A joint call by five trade unions to strike work at the mines of Coal India and its subsidiaries disrupted production at some sites on Tuesday, even as it was hoped that a meeting called by the Centre in the Capital late in the evening could facilitate a formula that would coax the workers to resume work. The unions are protesting what they call an attempt to “denationalise” the monolithic coal producer through disinvestment while it is estimated a day’s loss of production at the PSU could cost the nation 1.3 million tonnes of the fuel — enough to run a 260 MW power plant at an optimum 85% plant load factor for a full year.
The actual loss on Tuesday, the first day of the planned five-day strike, however, was seen to be much less, as the PSU management could ensure moderate to normal attendance at many major mining locations. The strike came at a time when the PSU was scaling up output to meet this year’s production target of 520 million tonnes, given that its production in the first nine months of the fiscal was only two-thirds of the annual target.
“We hope the ice would break after the trade unions hold a meeting with the coal secretary,” a coal ministry official said.
But Jibon Roy of the CITU-backed All India Coal Workers Federation claimed the strike might even be extended if the ministry failed to agree to the unions’ demands. “We are opposing a follow-on public offer or any kind of disinvestment in CIL, which could later lead to privatisation of the firm. We oppose any kind of restructuring of CIL,” Roy said.
The five trade unions participating in the strike are BMS, INTUC, CITU, AITUC and HMS.
Roy claimed over 7 lakh wokers participated in the strike and it was the biggest industrial strike across sectors since 1977.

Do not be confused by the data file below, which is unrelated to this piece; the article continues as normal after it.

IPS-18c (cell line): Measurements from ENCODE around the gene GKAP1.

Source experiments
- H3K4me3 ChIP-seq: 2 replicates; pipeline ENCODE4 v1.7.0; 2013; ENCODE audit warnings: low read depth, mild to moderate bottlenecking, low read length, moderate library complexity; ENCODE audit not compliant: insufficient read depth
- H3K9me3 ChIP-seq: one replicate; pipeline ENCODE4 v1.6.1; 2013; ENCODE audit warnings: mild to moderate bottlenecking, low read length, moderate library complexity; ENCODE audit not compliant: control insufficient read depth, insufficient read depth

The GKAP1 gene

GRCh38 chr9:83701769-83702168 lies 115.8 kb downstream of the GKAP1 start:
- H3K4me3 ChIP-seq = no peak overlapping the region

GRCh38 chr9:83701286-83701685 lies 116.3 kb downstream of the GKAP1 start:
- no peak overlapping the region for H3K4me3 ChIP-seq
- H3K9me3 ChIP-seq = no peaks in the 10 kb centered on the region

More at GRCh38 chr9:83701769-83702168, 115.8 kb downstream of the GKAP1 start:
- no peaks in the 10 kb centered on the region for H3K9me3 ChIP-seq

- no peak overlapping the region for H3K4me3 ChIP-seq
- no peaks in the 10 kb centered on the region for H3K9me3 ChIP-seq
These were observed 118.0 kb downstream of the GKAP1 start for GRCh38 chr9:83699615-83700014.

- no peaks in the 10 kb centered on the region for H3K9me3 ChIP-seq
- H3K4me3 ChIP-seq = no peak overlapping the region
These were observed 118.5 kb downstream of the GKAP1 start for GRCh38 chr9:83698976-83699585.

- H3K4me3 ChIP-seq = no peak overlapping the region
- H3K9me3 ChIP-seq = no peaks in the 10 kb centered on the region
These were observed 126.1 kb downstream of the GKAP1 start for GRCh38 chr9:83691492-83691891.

While SQ Zama, secretary-general of the INTUC-led Indian National Mine Workers Federation, said that 100% of CIL workers and 80% of Singerani Collieries workers took part in the strike, CIL officials said the strike was only partially successful. “There was 75% attendance in Eastern Coalfields,” Subrata Chakravarty, director, technical operations, said. The strike has mainly affected Bharat Coking Coal, Mahanadi Coalfields and Western Coalfields. South Eastern Coalfields (SECL) was partly affected with mining coming to a halt at Gebra Dipca and Kushmunda mines.
The government is tagetting to raise about Rs 22,500 crore 2014-15 via the proposed follow-on public offer of Coal India — the mainstay of its disinvestment plan for the year — with the targetted proceeds from PSU stake sales estimated at Rs 43,425 crore. Also, the coal Ordinance issued recently contained an enabling provision for allowing commercial coal mining by the private sector.
Although it was estimated that a day’s strike could result in a loss of production of 1.3-1.5 MT a day, Sutirtha Bhattacharya, the newly-appointed CMD of CIL, said the impact of Tuesday’s reduced attendance of workers on production could not be assessed immediately. “We are hopeful the situation will be resolved in an amicable manner. The precise impact of the strike would be known later and it will be premature if I predict anything at this juncture,” Bhattacharya said.